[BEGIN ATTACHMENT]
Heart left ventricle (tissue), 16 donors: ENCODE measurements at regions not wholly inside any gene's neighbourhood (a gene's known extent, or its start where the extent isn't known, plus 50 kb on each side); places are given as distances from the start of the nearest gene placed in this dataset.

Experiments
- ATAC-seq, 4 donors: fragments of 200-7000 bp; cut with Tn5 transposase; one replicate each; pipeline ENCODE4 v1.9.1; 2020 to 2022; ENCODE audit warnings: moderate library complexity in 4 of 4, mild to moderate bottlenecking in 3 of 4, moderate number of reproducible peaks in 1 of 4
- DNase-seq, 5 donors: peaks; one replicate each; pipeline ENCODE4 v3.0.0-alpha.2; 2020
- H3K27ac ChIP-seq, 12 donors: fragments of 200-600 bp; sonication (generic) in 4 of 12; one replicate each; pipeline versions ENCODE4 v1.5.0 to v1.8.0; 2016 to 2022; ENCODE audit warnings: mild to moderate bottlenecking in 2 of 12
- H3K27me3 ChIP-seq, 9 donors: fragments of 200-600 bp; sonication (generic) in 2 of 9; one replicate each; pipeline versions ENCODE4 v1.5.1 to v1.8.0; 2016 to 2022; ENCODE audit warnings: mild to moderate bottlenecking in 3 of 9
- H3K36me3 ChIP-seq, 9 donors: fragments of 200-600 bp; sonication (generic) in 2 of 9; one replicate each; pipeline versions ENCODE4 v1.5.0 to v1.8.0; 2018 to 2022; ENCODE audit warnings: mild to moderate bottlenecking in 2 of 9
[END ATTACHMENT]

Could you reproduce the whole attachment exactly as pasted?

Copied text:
Heart left ventricle (tissue), 16 donors: ENCODE measurements at regions not wholly inside any gene's neighbourhood (a gene's known extent, or its start where the extent isn't known, plus 50 kb on each side); places are given as distances from the start of the nearest gene placed in this dataset.

Experiments
- ATAC-seq, 4 donors: fragments of 200-7000 bp; cut with Tn5 transposase; one replicate each; pipeline ENCODE4 v1.9.1; 2020 to 2022; ENCODE audit warnings: moderate library complexity in 4 of 4, mild to moderate bottlenecking in 3 of 4, moderate number of reproducible peaks in 1 of 4
- DNase-seq, 5 donors: peaks; one replicate each; pipeline ENCODE4 v3.0.0-alpha.2; 2020
- H3K27ac ChIP-seq, 12 donors: fragments of 200-600 bp; sonication (generic) in 4 of 12; one replicate each; pipeline versions ENCODE4 v1.5.0 to v1.8.0; 2016 to 2022; ENCODE audit warnings: mild to moderate bottlenecking in 2 of 12
- H3K27me3 ChIP-seq, 9 donors: fragments of 200-600 bp; sonication (generic) in 2 of 9; one replicate each; pipeline versions ENCODE4 v1.5.1 to v1.8.0; 2016 to 2022; ENCODE audit warnings: mild to moderate bottlenecking in 3 of 9
- H3K36me3 ChIP-seq, 9 donors: fragments of 200-600 bp; sonication (generic) in 2 of 9; one replicate each; pipeline versions ENCODE4 v1.5.0 to v1.8.0; 2018 to 2022; ENCODE audit warnings: mild to moderate bottlenecking in 2 of 9